According to Regulation 32, an employee who is "temporarily disabled" "may be continued in such status for a period not to exceed one year for each work-related injury," unless extended in six month increments at the recommendation of the Medical Director. (Id. § 32.045.) An employee, however, may not be continued in temporary total disability status for more than three years. (Id.) Similarly, a "permanently and totally disabled" employee shall be compensated at disability salary for at least one year and potentially longer at the recommendation of the Medical Director, but for no longer than three years. (Id. § 32.0511.) Finally, and most important for the present case, a "permanently and partially disabled" employee shall be referred for re-employment in a position compatible with his or her disability, skills, abilities, and aptitudes, and shall receive supplemental compensation equaling the difference between the salary rate of the pre-injury position and the salary rate of the secondary position. (Id. §§ 32.061, 32.06213.) If a secondary position is not available, either due to the lack of vacancies or the employee's disability, the employee shall be compensated at disability salary for a period of up to six months, which may be extended for up to one year. (Id. § 32.0642.)
An employee who is separated from his or her position as "permanently and partially disabled" and who seeks to receive his or her pension must apply to the Board of Pensions. (Cornell Dep. 16:25-18:9.) Such an employee may not receive both a service-connected disability pension and a workers' compensation pension. (Id. 18:10-22.) An employee separated as permanently and either partially or totally disabled forfeits all accumulated sick leave and vacation time. (Regulation 32 §§ 32.053, 32.0642; Pl.'s Mot. Summ. J., Ex. K, Response to Request for Admissions ("Response to Request") No. 11.)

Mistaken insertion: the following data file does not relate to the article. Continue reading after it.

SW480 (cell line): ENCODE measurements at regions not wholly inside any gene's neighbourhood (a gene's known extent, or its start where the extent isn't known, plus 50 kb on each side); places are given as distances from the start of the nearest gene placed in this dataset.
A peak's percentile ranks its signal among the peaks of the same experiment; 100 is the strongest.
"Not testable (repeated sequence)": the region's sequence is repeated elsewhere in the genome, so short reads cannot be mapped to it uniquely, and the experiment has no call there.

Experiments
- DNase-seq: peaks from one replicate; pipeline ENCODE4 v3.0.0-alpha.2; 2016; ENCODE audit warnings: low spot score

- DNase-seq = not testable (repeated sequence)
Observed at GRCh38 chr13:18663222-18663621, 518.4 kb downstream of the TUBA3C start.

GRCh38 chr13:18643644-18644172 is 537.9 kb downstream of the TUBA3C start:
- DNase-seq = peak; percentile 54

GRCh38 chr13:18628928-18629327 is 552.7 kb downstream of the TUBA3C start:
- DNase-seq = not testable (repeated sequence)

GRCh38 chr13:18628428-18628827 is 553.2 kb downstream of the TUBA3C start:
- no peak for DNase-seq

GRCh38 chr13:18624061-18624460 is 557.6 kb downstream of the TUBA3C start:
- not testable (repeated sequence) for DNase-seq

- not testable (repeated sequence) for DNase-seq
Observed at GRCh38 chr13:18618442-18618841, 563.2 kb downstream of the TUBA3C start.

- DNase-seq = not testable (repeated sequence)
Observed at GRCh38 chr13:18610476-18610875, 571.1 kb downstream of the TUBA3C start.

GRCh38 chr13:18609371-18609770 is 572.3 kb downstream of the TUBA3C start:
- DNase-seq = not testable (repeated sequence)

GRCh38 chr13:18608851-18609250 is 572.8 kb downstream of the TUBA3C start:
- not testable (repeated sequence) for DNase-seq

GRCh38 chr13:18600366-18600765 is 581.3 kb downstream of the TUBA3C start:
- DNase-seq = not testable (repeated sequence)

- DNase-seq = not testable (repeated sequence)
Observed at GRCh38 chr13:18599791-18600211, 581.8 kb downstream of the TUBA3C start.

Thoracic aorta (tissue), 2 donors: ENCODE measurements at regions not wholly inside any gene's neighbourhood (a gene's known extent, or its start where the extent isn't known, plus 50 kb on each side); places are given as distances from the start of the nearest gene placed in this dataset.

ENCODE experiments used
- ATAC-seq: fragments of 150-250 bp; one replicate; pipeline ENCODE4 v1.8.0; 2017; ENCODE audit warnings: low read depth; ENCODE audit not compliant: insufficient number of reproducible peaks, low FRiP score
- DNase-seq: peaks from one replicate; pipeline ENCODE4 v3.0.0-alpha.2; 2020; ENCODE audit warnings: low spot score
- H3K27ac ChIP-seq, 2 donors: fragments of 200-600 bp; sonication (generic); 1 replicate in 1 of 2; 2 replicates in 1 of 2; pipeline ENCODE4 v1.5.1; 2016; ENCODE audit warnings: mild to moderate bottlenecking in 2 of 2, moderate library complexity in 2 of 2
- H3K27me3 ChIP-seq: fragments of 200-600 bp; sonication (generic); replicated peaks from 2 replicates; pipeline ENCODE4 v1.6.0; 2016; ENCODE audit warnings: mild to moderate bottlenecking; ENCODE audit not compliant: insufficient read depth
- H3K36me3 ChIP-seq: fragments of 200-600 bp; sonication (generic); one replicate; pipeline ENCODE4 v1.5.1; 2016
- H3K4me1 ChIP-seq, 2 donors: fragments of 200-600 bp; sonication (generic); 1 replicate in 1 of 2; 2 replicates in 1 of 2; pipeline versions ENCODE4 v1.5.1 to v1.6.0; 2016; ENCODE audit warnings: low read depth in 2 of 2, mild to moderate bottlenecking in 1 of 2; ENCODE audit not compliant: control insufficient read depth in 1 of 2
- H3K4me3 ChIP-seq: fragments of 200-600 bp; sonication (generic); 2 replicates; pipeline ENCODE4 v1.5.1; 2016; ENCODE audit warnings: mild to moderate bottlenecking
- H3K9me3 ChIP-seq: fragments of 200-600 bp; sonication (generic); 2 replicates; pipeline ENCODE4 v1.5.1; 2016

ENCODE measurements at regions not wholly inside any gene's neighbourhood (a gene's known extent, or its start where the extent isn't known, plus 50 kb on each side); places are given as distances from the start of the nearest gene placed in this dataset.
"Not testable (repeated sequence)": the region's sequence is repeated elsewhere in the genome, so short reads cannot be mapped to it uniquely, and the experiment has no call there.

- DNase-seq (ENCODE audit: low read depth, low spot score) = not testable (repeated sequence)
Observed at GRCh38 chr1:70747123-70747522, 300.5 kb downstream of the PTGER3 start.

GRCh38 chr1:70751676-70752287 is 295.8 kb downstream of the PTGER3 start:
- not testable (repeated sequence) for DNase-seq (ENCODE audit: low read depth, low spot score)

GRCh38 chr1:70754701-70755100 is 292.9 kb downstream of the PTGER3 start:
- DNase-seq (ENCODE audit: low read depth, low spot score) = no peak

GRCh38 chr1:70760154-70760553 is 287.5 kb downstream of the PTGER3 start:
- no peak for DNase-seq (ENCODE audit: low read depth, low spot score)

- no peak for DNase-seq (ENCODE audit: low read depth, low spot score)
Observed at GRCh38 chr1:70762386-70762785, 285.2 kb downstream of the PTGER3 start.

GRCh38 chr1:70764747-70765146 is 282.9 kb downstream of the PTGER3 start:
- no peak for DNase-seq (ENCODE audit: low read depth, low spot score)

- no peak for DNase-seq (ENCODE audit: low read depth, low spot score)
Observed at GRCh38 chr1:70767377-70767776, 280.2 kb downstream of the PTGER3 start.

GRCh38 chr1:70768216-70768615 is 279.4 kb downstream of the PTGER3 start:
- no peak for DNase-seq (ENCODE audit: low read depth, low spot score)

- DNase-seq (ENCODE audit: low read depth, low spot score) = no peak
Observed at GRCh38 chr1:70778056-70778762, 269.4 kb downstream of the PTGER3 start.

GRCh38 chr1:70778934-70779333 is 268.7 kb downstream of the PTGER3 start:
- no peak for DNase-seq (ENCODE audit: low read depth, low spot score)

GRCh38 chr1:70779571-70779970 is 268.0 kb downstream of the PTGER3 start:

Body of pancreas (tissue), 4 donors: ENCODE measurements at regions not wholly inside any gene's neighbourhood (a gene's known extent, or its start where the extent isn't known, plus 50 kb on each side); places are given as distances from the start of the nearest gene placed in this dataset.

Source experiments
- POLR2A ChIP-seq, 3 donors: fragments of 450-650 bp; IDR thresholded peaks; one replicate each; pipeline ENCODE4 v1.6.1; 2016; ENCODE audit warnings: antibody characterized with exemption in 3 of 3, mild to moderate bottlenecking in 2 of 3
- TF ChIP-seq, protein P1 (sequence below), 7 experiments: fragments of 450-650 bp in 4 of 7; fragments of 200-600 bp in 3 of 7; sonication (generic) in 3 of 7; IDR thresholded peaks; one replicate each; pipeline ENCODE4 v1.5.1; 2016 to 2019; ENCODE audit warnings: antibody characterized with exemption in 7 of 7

B. Administration of Regulation 32
Wilhelmina Korevaar is the current Medical Director of the Employee Disability Program of Philadelphia. (Def.'s Mot. Summ. J., Ex. B, Wilhelmina Korevaar Aff. ("Korevaar Aff.") ¶ 1.) As Medical Director, Dr. Korevaar is responsible for the review of medical documentation regarding City employees who are participating in the disability programs offered by the City, including Regulation 32. (Id. ¶ 2.) In addition, she bears the initial responsibility for determining whether a City employee sustained a service-connected injury and whether that injury is total or partial and permanent or temporary. (Cornell Dep. 19:21-20:5; Regulation 32 § 32.031.)